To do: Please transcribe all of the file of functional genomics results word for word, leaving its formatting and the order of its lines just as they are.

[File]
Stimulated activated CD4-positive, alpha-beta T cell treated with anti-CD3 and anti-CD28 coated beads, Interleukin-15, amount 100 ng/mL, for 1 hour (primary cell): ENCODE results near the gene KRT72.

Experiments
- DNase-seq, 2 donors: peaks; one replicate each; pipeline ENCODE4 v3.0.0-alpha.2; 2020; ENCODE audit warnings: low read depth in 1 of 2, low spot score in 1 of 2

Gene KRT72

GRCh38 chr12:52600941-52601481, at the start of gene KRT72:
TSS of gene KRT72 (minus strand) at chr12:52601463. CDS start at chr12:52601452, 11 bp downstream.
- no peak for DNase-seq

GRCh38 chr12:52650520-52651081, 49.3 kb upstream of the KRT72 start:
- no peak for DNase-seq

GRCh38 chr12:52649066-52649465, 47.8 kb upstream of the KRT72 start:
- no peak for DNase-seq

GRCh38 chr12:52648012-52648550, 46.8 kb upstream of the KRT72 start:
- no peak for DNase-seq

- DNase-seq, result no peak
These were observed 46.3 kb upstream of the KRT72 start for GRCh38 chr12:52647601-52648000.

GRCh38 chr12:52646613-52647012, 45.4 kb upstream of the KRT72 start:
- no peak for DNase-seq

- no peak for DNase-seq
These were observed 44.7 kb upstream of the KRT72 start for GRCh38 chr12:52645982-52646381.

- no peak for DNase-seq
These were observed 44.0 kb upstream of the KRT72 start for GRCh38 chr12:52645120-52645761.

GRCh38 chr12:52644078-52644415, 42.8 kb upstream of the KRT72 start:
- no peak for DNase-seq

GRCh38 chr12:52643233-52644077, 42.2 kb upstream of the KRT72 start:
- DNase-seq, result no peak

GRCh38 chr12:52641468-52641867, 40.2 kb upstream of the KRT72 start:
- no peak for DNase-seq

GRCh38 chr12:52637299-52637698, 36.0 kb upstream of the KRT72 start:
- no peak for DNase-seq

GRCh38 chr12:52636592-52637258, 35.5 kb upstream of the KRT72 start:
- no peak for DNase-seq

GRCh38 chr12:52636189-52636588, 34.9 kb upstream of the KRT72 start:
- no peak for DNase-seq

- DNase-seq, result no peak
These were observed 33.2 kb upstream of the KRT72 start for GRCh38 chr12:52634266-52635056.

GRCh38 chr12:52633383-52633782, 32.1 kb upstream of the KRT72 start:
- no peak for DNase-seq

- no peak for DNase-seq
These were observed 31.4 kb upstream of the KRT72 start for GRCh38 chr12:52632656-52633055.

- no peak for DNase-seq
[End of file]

Stimulated activated CD4-positive, alpha-beta T cell treated with anti-CD3 and anti-CD28 coated beads, Interleukin-15, amount 100 ng/mL, for 1 hour (primary cell): ENCODE results near the gene KRT72.

Experiments
- DNase-seq, 2 donors: peaks; one replicate each; pipeline ENCODE4 v3.0.0-alpha.2; 2020; ENCODE audit warnings: low read depth in 1 of 2, low spot score in 1 of 2

Gene KRT72

GRCh38 chr12:52600941-52601481, at the start of gene KRT72:
TSS of gene KRT72 (minus strand) at chr12:52601463. CDS start at chr12:52601452, 11 bp downstream.
- no peak for DNase-seq

GRCh38 chr12:52650520-52651081, 49.3 kb upstream of the KRT72 start:
- no peak for DNase-seq

GRCh38 chr12:52649066-52649465, 47.8 kb upstream of the KRT72 start:
- no peak for DNase-seq

GRCh38 chr12:52648012-52648550, 46.8 kb upstream of the KRT72 start:
- no peak for DNase-seq

- DNase-seq, result no peak
These were observed 46.3 kb upstream of the KRT72 start for GRCh38 chr12:52647601-52648000.

GRCh38 chr12:52646613-52647012, 45.4 kb upstream of the KRT72 start:
- no peak for DNase-seq

- no peak for DNase-seq
These were observed 44.7 kb upstream of the KRT72 start for GRCh38 chr12:52645982-52646381.

- no peak for DNase-seq
These were observed 44.0 kb upstream of the KRT72 start for GRCh38 chr12:52645120-52645761.

GRCh38 chr12:52644078-52644415, 42.8 kb upstream of the KRT72 start:
- no peak for DNase-seq

GRCh38 chr12:52643233-52644077, 42.2 kb upstream of the KRT72 start:
- DNase-seq, result no peak

GRCh38 chr12:52641468-52641867, 40.2 kb upstream of the KRT72 start:
- no peak for DNase-seq

GRCh38 chr12:52637299-52637698, 36.0 kb upstream of the KRT72 start:
- no peak for DNase-seq

GRCh38 chr12:52636592-52637258, 35.5 kb upstream of the KRT72 start:
- no peak for DNase-seq

GRCh38 chr12:52636189-52636588, 34.9 kb upstream of the KRT72 start:
- no peak for DNase-seq

- DNase-seq, result no peak
These were observed 33.2 kb upstream of the KRT72 start for GRCh38 chr12:52634266-52635056.

GRCh38 chr12:52633383-52633782, 32.1 kb upstream of the KRT72 start:
- no peak for DNase-seq

- no peak for DNase-seq
These were observed 31.4 kb upstream of the KRT72 start for GRCh38 chr12:52632656-52633055.

- no peak for DNase-seq